To get a handle on what makes the region tick, book editor Mary Ann Gwinn recommends titles by Sherman Alexie, Maria Semple, Jim Lynch and others.
Note: Check out Part 2: the nonfiction essentials, Part 3: nature and natural history and our overall Seattle Newcomers Guide.
I got this assignment from a highly placed editor: Compile a list of essential books for Seattle-area newcomers eager to get a handle on our region’s history, culture and flavor.
Sounds doable, right? … but there are so many candidates. It’s an embarrassment-of-riches problem — literary fiction, mysteries, science fiction, poetry. Nonfiction, including history, biography, natural history.
So I’m splitting things up. This week features novels with a Washington state setting; they have what writing teachers call “a sense of place,” that says something ineffable about where we live. This rules out great books by authors who have lived here, but are not set here (most of Seattle author Ivan Doig’s novels have a Montana setting — though I did find one plum candidate).
Here are my favorites. What are yours? Email me at firstname.lastname@example.org, or leave a comment online – I’m still working on a final list. Titles are listed alphabetically, by author.
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Sherman Alexie. Alexie has written good books in many genres — novels for adults, for young people, essays, poetry. My favorites of his fiction are “The Lone Ranger and Tonto Fistfight in Heaven,” 22 stories about life on the Spokane Indian reservation where he grew up, and “The Absolutely True Diary of a Part-Time Indian,” Alexie’s National Book Award-winning young adult novel that reveals that same experience through the eyes of its young narrator.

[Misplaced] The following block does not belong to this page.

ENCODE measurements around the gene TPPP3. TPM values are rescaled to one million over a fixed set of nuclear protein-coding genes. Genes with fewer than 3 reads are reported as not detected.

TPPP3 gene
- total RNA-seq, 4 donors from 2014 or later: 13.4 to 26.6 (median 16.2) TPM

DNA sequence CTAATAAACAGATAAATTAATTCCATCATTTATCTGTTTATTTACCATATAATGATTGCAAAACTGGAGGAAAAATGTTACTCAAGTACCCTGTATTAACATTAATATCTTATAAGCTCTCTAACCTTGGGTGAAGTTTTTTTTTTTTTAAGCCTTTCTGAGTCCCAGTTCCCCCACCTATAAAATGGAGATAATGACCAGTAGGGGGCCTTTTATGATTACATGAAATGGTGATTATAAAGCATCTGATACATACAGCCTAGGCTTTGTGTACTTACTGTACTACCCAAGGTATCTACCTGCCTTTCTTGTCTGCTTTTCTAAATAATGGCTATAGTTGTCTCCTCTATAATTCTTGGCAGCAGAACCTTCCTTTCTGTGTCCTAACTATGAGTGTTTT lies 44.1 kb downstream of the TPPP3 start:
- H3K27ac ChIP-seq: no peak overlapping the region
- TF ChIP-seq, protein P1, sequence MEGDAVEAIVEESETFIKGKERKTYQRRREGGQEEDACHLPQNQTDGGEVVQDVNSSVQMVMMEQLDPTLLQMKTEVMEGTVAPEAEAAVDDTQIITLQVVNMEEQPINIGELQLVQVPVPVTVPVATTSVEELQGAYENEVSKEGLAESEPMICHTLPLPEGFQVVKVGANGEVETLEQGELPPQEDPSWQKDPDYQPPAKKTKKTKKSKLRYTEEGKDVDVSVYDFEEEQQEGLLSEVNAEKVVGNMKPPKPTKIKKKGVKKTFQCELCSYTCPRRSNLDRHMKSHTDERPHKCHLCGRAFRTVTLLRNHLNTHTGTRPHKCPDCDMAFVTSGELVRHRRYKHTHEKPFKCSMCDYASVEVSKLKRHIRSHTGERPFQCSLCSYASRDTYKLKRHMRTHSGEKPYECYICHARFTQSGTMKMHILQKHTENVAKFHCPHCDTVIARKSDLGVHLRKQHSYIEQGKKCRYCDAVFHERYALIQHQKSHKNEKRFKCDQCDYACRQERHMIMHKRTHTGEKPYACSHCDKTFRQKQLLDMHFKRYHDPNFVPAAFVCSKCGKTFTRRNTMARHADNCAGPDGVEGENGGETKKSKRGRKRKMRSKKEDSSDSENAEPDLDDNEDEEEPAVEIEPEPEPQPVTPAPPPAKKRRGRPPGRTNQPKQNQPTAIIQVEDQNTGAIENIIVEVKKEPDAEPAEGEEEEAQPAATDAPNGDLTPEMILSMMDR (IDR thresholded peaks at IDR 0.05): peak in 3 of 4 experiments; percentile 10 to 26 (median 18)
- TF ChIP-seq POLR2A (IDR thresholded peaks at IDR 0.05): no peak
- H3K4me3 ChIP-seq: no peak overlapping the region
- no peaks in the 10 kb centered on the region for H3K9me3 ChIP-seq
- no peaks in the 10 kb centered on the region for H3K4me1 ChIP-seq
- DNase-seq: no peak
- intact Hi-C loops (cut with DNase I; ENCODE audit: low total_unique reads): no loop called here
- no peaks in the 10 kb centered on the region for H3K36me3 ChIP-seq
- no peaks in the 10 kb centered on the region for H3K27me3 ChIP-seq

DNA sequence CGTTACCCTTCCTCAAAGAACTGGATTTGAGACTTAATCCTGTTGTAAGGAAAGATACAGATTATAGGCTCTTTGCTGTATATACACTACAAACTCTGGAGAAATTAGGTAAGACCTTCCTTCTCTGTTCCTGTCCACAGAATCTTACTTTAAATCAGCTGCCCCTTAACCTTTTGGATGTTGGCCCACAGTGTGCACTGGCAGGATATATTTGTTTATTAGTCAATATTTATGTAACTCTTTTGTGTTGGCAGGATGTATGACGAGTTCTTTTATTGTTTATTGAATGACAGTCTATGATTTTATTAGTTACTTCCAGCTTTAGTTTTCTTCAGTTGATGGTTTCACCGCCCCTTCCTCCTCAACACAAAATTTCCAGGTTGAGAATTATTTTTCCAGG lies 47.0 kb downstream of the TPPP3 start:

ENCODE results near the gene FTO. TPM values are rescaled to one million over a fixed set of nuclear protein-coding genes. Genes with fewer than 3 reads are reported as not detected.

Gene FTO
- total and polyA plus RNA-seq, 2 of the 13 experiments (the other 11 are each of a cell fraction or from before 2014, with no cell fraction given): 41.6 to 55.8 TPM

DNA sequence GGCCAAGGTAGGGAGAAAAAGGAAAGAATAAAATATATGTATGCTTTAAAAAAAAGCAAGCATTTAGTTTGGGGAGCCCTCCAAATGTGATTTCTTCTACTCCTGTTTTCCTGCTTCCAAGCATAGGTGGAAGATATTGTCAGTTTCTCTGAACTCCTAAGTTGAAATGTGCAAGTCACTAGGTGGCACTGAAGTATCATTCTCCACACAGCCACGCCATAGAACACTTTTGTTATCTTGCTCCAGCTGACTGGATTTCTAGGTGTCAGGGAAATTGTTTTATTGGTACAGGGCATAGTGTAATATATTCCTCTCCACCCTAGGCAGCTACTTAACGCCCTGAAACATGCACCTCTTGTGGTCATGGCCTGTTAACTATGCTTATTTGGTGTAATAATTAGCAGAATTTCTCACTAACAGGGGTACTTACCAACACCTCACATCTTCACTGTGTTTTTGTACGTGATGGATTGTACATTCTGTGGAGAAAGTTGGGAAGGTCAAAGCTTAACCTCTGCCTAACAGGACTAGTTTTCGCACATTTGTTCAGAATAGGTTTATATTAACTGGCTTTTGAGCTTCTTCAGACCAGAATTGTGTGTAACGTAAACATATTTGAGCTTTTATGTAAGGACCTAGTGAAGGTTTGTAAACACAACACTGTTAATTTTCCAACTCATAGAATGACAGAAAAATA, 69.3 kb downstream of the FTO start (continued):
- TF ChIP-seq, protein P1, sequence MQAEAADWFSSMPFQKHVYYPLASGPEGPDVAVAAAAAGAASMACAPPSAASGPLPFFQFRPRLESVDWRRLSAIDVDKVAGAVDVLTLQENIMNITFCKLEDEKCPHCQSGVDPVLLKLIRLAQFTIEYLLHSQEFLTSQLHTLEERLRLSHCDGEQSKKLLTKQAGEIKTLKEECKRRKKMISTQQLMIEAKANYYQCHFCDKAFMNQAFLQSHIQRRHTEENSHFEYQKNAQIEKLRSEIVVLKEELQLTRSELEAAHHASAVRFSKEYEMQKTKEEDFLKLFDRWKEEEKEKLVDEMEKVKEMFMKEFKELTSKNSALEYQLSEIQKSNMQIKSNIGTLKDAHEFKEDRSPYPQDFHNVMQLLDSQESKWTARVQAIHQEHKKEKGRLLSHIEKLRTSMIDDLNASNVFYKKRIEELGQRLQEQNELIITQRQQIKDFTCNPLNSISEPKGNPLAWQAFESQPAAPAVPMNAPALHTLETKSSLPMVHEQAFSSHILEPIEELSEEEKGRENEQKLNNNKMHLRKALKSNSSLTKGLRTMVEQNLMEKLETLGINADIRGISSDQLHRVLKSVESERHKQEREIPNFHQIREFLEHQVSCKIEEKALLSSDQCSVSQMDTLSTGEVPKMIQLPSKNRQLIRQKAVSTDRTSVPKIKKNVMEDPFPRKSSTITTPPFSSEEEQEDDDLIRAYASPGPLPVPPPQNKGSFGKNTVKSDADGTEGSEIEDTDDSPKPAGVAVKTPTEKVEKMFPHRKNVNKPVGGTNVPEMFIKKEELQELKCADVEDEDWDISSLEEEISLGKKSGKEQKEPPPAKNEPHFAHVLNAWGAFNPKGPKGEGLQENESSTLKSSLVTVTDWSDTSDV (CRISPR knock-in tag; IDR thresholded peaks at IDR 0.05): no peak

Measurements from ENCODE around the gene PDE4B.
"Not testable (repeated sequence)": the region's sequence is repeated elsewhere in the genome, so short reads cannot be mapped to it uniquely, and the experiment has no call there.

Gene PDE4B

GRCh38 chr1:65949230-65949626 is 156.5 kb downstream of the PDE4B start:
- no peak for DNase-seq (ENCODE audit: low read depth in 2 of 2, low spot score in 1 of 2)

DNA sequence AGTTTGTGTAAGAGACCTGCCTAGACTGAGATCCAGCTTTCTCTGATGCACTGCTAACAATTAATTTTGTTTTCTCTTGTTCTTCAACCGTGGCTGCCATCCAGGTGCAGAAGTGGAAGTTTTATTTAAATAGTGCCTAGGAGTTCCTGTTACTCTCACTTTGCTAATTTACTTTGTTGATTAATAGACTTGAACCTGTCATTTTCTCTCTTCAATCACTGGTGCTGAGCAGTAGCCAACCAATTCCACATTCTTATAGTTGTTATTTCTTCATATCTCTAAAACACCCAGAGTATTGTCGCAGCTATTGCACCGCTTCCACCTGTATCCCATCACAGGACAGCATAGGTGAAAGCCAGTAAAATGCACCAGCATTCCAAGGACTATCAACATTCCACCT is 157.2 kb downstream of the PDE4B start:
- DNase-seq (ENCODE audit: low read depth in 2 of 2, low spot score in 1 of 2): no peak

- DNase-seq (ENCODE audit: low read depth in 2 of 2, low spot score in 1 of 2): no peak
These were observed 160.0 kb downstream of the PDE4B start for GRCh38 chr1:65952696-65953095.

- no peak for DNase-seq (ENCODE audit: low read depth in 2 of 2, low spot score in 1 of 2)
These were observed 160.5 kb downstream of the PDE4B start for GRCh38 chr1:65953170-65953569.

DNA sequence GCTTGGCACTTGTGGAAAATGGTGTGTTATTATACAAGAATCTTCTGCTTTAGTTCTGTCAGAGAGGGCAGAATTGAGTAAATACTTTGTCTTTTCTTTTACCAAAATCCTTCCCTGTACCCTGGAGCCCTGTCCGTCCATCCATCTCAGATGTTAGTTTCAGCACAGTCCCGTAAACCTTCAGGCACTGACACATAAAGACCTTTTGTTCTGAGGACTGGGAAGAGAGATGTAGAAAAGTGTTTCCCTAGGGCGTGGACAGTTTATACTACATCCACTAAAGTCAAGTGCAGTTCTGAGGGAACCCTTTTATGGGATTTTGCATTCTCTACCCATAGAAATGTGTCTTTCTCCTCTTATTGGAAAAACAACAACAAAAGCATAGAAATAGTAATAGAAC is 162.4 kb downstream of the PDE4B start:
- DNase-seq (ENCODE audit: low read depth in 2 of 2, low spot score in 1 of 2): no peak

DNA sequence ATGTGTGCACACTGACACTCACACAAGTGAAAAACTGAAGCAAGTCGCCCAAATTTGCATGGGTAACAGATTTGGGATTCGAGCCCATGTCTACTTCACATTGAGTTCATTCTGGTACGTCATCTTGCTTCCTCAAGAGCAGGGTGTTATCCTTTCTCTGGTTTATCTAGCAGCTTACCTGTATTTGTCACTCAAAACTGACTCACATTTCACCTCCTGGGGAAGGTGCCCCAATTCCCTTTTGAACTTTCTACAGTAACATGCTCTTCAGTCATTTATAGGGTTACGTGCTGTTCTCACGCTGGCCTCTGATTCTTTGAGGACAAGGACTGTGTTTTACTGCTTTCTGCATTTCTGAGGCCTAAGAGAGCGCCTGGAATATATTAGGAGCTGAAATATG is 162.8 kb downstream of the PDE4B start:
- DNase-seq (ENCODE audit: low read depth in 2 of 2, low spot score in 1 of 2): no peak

Raymond Carver. A masterful short-story writer, Port Angeles writer Carver’s spare tales were infused with a sense of the working class Northwest. His collection “Where I’m Calling From” is my favorite, with “Cathedral” a close second.
Amanda Coplin. Coplin’s accomplished first novel, “The Orchardist,” is set in the orchard country around Wenatchee at the turn of the 20th century. It tells the story of a lonely man whose life is upended when he takes in two runaway girls. Please write another book, Amanda. Soon.
Annie Dillard. If you want to get a sense of just how difficult life for a 19th-century settler in the Northwest could be, you couldn’t do better than “The Living,” a novel about Whatcom County pioneers by Dillard, who wrote it while she was a writer in residence at Western Washington University.
Ivan Doig. Doig based most of his books in Montana, but one title, “The Sea Runners,” is a fantastic nail-biting adventure story about four Scandinavians, indentured servants (basically slaves) to the Russian overlords of 19th-century Alaska. They resolve to escape, pointing their canoe to Astoria, Ore. It’s a long, cold trip. Based on a true story.
Kathleen Flenniken. Flenniken, a former state poet laureate, grew up in the Hanford area and worked there as an engineer, and her poetry volume “Plume” immerses you in an isolated society that abides by its own rules and sense of what’s important.
Karen Joy Fowler. Fowler’s “Sarah Canary,” about a mysterious wild woman who appears at the edge of a railroad worker’s camp in 1870s Washington territory, is a surreal romp through the state’s19th-century landscape, as each person who encounters Sarah sees what they want to see.